The school of education has recently embarked on developing a Makerspace for teachers in training and other educators as well as students in the St. Louis community. The project seeks to help education faculty understand how design thinking and problem solving can be taught to teachers as well as K-12 students.
In a recent series of studies, Dr. Basiyr Rodney and collaborators from the Webster Groves School District uncovered the importance of flexible learning spaces in information-age schools. In their study entitled, “School for Today” Rodney along with his colleagues John Simpson and Merlene Gilb discovered four principals of the 21st century school. Flexible learning spaces is one of these principles — alongside democratic or student-driven environments, community centeredness, and systemic adaptiveness.
As a further extension of this investigation, the importance and design of flexible learning spaces in the form of a School of Education Makerspace is an important development.
“Makerspaces are informal sites for creative production in art, science, and engineering where people of all ages blend digital and physical technologies to explore ideas, learn technical skills, and create new products” (Sheridan et al., 2014). Makerspaces are flexible learning spaces in which learners “develop an idea and construct it into some physical or digital form (Sheridan et al, 2014).
Modern makerspaces are housed in schools, classrooms, libraries, science centers, art museums and other spaces in which learners are able to “play” and learn. In such areas, learners can work collaboratively in small groups or as a whole class or even as individuals if a task demands.
Makerspaces center around engaging students in interdisciplinary learning with many tools that support Science, Technology, Engineering, Art and Mathematics (STEAM) teaching. Students also use the DIY, tinkering, and computer programming culture to engage in project-based learning, problem solving, and design thinking.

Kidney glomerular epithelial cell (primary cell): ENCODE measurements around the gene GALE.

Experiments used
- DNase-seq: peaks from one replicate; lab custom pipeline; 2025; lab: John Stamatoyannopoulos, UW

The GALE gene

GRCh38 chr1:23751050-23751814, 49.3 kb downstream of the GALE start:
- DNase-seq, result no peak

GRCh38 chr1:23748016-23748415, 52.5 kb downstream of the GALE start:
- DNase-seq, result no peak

These spaces are typically outfitted with technologies and materials that allow learners to engage with different ways of thinking, creativity and problem solving. Disciplined inquiry as well as unstructured problem solving with tools such as 3D printers, sewing machines, vinyl cutters, laminators and lathes is encouraged in the makerspace environment. Learners can engage with all types of materials and multiple skill areas.
Recently, students in Dr. Rodney’s EDUC 3127, Interactive Technologies have been exploring the design, development and use of Makerspaces in education. In addition to thinking about how makerspaces work, the 10 pre-service teachers are engaging with tools and activities that utilize problem solving with programming tools such as Scratch and low cost computers such as the Raspberry Pi.
The approach allows the students to see how they can apply creativity and innovation in supporting student learning. In their Scratch projects, teacher education students are using the makerspace resources to create digital stories that serve as models to engage k-12 learners in logical thinking, story sequence, and interactivity. They become adept at exploring design problems and creative thinking.
Sheridan, K., Halverson, E. R., Litts, B., Brahms, L., Jacobs-Priebe, L., & Owens, T. (2014). Learning in the making: A comparative case study of three makerspaces. Harvard Educational Review. (4), 505-531.